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In its latest move to offset increased energy use with energy-efficient projects, the Sedona Oak Creek School District Governing Board unanimously agreed to hire Kinney Construction Services for work on future solar projects.

From the $73.4 million bond voters passed in November 2007, the district has $4 million to go toward solar projects, Arcadis Project Manager Dave Young said.

Discussions are still preliminary, he said, but Kinney and the district may decide to put solar panels on the roofs of Sedona Red Rock High School, West Sedona School and the district office, or they may decide to go with a solar farm that generates energy for the entire district.

The district’s three schools and the district office will get an additional 84,000 square feet after bond construction is complete. As the schools get bigger, so do their utility bills.

According to Young, who oversees the district’s bond construction, the extra square footage will add $162,000 annually to the district’s bills.

To offset the extra utilities, the district worked energy-saving projects like high-efficiency lighting and air conditioning units, low-flush urinals and skylights into the new construction.

It also hired APS Energy Services to install 100 kilowatts of solar panels on Big Park’s roof, to save the district $41,000 a year.

The solar panels and the high-efficiency projects save the district close to $160,000 a year, Young said, so the district will save what the increase in square footage will add in utility bills.

Unfortunately, as the district calls it even on the added utilities, it is forced to look at paying for $364,000 in excess utilities that it may no longer be able to tax for.

Since 2001, Arizona school districts have taxed their residents to pay for “excess utilities” — utility costs above a baseline amount.

That bill, which was part of Proposition 301, expires this fiscal year, Superintendent Mike Aylstock said, though there is talk at the state

level to bring it back in

some fashion.

“If we’re not allowed to tax that anymore, that’s roughly $400,000 we have to take out of our Maintenance and Operations budget,” Aylstock said. “We’d be able to function, but it would make it much more difficult.”

That’s where Kinney comes in.

With $4 million of solar projects coming to the district, generating 500 kilowatts of electricity, Young estimates it will

save the district $200,000 annually in utilities.

“It doesn’t get rid of all the excess utilities, but it’s better,” he said.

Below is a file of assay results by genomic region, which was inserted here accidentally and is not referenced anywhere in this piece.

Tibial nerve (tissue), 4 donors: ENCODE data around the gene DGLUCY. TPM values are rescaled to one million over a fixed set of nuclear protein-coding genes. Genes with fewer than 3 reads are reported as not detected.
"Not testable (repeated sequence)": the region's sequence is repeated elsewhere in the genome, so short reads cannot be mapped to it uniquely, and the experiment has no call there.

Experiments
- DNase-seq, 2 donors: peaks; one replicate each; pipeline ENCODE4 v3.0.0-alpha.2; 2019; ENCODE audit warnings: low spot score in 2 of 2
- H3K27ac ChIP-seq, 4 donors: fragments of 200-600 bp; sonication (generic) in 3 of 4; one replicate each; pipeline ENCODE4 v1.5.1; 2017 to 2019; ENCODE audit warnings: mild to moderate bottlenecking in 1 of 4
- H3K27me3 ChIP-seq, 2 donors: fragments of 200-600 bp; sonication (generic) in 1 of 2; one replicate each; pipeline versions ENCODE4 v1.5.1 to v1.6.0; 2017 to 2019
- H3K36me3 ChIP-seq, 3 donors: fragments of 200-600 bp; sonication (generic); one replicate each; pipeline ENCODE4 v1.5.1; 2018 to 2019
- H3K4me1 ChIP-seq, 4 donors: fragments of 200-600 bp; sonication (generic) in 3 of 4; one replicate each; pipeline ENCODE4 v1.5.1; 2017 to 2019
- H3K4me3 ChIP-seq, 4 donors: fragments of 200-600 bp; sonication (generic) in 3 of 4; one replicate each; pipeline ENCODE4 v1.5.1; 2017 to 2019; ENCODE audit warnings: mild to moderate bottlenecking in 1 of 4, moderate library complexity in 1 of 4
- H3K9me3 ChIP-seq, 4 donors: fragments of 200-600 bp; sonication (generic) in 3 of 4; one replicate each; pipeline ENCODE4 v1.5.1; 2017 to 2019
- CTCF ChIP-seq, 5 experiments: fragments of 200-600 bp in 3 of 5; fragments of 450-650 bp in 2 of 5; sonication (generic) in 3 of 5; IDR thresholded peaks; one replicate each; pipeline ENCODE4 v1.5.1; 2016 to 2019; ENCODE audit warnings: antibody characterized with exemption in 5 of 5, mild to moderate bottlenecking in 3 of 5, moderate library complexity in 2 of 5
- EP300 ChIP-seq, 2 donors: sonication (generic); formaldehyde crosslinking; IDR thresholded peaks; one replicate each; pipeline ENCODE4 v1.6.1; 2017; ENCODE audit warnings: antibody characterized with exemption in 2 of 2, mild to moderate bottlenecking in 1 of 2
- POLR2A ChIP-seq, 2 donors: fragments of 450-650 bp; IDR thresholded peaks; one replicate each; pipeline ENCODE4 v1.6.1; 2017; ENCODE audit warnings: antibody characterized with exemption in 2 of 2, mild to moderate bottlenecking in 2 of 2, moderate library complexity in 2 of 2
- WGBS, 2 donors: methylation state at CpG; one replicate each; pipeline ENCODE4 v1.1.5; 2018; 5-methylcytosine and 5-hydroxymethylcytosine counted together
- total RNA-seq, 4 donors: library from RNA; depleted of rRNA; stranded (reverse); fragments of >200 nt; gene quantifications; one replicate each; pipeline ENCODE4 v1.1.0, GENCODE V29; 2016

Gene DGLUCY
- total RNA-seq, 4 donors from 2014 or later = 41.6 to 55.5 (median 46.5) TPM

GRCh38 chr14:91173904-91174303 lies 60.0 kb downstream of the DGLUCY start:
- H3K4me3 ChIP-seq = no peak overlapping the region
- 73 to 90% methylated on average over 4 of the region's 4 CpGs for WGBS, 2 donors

Alison Ecklund can be reached at 282-7795, ext. 125, or e-mail

aecklund@larsonnewspapers.com

In its latest move to offset increased energy use with energy-efficient projects, the Sedona Oak Creek School District Governing Board unanimously agreed to hire Kinney Construction Services for work on future solar projects.

From the $73.4 million bond voters passed in November 2007, the district has $4 million to go toward solar projects, Arcadis Project Manager Dave Young said.

Discussions are still preliminary, he said, but Kinney and the district may decide to put solar panels on the roofs of Sedona Red Rock High School, West Sedona School and the district office, or they may decide to go with a solar farm that generates energy for the entire district.

The district’s three schools and the district office will get an additional 84,000 square feet after bond construction is complete. As the schools get bigger, so do their utility bills.

According to Young, who oversees the district’s bond construction, the extra square footage will add $162,000 annually to the district’s bills.

To offset the extra utilities, the district worked energy-saving projects like high-efficiency lighting and air conditioning units, low-flush urinals and skylights into the new construction.

It also hired APS Energy Services to install 100 kilowatts of solar panels on Big Park’s roof, to save the district $41,000 a year.

The solar panels and the high-efficiency projects save the district close to $160,000 a year, Young said, so the district will save what the increase in square footage will add in utility bills.

Unfortunately, as the district calls it even on the added utilities, it is forced to look at paying for $364,000 in excess utilities that it may no longer be able to tax for.

Since 2001, Arizona school districts have taxed their residents to pay for “excess utilities” — utility costs above a baseline amount.

That bill, which was part of Proposition 301, expires this fiscal year, Superintendent Mike Aylstock said, though there is talk at the state

level to bring it back in

some fashion.

“If we’re not allowed to tax that anymore, that’s roughly $400,000 we have to take out of our Maintenance and Operations budget,” Aylstock said. “We’d be able to function, but it would make it much more difficult.”

That’s where Kinney comes in.

With $4 million of solar projects coming to the district, generating 500 kilowatts of electricity, Young estimates it will

save the district $200,000 annually in utilities.

“It doesn’t get rid of all the excess utilities, but it’s better,” he said.

 

Alison Ecklund can be reached at 282-7795, ext. 125, or e-mail

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